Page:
supremacy? At times, just when I thought he might be getting into something
more meaty, such as “How and why the promise of the UN Peacekeeping
was blunted in the post-Cold War era,” he signs it off saying
“it is beyond what I can treat here.” He leaves all his
positions as supposedly self-evident, as though his deeper thoughts….
So what does
he “treat here”?
here is a long diary of whom he met with, when he met them, where he
met them, who manipulated whom, with the main ‘character’
development being the frequent, short, sarcastic Coulterisms used to
describe those personalities and ideas he did not like. As for actual
personality, not much comes through. For all his encounters with Rice,
Cheney, Powell, Rumsfeld, Bush at home and with all the other UN representatives,
there is little if anything in the way of character development that
could draw the reader into the dialogue and diary much more intently.
All the characters are bland, all they seem to do is meet, talk, vote,
fly around, meet, talk, and vote some more. So what is Bush really like,
other than “the guy who got elected?” Does he really speak
in full complex sentence structures as you quote, or is he really the
speech challenged individual evident on the news sound bites? What is
it really like to work with Cheney? Is he the genial grandfatherly type
as his wife indicated on John Stewart? Is Rumsfeld truly a sneering
sarcastic manipulator for the American cause as media sound bites show?
There is no sense of character even for himself other than the endless
righteous minded servant serving “the guy who got elected.”
what of the ideas, the political perspectives – other than the
so narrowly defined good-guys bad-guys black and white world of us and
them? Every now and then a brief hiccup of an idea comes through, such
as the one mentioned on Africa above. Very briefly unconditional support
for Israel is touched upon without any reasoning or thought applied
to tell the “audience” why it should be that way, leaving
the reader to know that the fall back position is always America first,
foremost, and always and anything along the way that promotes their
strategic global control.
One of Bolton’s
final statements is “Disagreement reveals underlying issues that
should be resolved consistently with our own interests, and it is those
interests that should determine how we proceed.”[emphasis added]
Great, tell us about those underlying issues, tell us about what really
interests the U.S. and why, get back to the old antagonizing zealous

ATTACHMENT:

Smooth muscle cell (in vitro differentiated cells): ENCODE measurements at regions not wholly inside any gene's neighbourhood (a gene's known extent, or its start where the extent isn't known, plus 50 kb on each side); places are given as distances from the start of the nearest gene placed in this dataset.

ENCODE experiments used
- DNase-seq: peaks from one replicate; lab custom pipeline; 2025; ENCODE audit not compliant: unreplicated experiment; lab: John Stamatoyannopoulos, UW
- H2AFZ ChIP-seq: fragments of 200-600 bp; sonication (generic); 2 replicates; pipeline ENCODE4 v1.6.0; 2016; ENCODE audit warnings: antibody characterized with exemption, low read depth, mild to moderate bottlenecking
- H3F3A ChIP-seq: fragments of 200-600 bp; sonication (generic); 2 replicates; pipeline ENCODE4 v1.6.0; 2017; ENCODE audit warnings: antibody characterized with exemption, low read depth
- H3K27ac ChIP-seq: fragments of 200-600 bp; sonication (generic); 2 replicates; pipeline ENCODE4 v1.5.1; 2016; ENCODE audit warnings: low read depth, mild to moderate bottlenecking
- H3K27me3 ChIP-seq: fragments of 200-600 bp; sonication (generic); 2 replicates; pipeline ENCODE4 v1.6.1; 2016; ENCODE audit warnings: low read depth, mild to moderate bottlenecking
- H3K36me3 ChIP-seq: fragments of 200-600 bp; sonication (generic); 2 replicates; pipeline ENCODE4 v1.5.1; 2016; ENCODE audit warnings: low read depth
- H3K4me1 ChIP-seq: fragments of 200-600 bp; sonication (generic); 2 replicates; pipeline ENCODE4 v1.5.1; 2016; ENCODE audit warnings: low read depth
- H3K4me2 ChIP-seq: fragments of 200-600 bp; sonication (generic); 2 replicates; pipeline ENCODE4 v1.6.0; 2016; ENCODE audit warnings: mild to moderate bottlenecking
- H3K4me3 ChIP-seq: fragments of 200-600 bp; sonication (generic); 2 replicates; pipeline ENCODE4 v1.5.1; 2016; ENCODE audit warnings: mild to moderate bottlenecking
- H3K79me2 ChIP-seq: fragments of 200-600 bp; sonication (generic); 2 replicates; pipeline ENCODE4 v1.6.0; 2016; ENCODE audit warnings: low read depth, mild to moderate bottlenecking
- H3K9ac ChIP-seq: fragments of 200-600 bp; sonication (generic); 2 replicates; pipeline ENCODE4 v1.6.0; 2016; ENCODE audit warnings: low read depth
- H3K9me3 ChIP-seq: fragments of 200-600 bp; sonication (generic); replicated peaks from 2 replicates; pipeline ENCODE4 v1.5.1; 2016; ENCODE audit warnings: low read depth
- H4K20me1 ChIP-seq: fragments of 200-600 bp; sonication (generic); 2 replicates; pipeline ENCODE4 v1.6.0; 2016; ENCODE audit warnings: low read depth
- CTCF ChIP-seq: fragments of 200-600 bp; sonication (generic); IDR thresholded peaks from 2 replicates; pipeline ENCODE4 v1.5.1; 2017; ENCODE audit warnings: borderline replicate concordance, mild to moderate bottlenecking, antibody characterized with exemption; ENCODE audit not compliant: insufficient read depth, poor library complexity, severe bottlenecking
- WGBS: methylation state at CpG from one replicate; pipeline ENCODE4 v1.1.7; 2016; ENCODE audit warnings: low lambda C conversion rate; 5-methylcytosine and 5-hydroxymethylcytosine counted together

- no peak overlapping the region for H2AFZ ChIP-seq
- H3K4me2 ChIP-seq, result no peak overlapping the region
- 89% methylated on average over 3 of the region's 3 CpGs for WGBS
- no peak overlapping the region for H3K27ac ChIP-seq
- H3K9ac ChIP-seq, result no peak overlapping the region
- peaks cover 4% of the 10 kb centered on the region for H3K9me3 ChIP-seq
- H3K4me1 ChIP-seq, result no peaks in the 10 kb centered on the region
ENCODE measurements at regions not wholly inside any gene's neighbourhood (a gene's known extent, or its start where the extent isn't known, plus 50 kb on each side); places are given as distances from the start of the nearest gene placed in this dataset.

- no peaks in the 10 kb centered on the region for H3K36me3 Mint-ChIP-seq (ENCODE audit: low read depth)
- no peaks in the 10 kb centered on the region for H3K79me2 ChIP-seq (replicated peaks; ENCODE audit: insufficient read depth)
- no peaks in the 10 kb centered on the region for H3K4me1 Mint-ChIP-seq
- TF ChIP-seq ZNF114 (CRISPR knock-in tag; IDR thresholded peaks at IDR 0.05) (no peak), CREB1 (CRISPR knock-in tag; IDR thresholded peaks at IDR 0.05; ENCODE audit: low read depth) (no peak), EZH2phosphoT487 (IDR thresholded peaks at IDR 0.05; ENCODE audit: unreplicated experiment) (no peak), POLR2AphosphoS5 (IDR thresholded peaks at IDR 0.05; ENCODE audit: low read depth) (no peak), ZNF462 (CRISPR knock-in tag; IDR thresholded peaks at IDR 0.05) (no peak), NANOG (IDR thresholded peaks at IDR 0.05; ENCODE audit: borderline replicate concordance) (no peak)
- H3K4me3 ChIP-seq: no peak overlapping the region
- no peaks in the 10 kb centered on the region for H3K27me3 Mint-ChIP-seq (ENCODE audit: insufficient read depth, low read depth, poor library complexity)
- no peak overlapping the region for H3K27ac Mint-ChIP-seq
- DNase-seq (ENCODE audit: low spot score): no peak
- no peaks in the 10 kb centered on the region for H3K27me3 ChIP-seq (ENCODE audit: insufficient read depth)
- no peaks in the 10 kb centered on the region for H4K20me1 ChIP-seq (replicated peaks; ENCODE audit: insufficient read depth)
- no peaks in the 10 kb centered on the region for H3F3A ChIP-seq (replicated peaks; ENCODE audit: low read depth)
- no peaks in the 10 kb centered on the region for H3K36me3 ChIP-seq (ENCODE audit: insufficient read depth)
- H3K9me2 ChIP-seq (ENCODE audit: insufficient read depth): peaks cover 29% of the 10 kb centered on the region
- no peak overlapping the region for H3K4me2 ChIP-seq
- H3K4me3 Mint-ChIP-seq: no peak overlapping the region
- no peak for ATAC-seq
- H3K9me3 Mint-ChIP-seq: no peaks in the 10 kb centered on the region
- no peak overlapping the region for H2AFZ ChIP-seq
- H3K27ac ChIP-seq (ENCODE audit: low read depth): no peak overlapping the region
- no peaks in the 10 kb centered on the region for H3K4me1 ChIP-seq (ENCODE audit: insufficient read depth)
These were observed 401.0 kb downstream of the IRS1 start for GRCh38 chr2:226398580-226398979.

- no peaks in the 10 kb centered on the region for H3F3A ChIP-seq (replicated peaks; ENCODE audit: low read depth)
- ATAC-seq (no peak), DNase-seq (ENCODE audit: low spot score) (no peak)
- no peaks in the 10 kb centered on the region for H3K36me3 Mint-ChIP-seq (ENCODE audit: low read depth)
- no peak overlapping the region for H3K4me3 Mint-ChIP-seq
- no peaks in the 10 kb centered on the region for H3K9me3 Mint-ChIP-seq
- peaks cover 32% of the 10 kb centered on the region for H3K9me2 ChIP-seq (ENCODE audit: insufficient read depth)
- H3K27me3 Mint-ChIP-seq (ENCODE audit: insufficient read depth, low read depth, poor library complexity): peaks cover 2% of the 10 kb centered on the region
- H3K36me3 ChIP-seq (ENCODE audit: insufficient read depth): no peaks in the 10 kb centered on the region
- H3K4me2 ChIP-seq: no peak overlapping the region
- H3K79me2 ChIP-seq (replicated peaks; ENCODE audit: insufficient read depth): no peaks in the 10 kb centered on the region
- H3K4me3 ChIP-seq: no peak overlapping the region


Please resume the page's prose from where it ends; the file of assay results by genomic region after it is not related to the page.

self and put your reasons forward. No more of this brief idea, no development,
and then off into the world of who met whom, who voted for what, when,
and where, but never reasoned why.
Unless…unless that is all there is? Bland personalities. Shallow
thinkers. Sarcastic adjectives posing as intelligent thought. Where
is the fiery guy of whom Jesse Helms said “"John Bolton is
the kind of man with whom I would want to stand at Armageddon, or what
the Bible describes as the final battle between good and evil."
John, is that bland fellow really you? I hardly think so…yet from
your writing here, it is a highly plausible conclusion.
Hopefully Mr. Bolton, your next work – and there should be another
one as your final lines indicate that you will “keep moving. And
keep firing” – will present more self, more argument, more
analysis from your perspective. Something to really dig into and be
aggravated by. As it stands, “Surrender is Not an Option”
is mostly a diary of what, where, when, and who, perhaps an accurate
historical record, but certainly not something that will achieve lasting
status as a work of critical thought.
Miles is a Canadian educator and a regular contributor/columnist
of opinion pieces and book reviews for The Palestine Chronicle. His
interest in this topic stems originally from an environmental perspective,
which encompasses the militarization and economic subjugation of the
global community and its commodification by corporate governance and
by the American government. Miles’ work is also presented globally
through other alternative websites and news publications.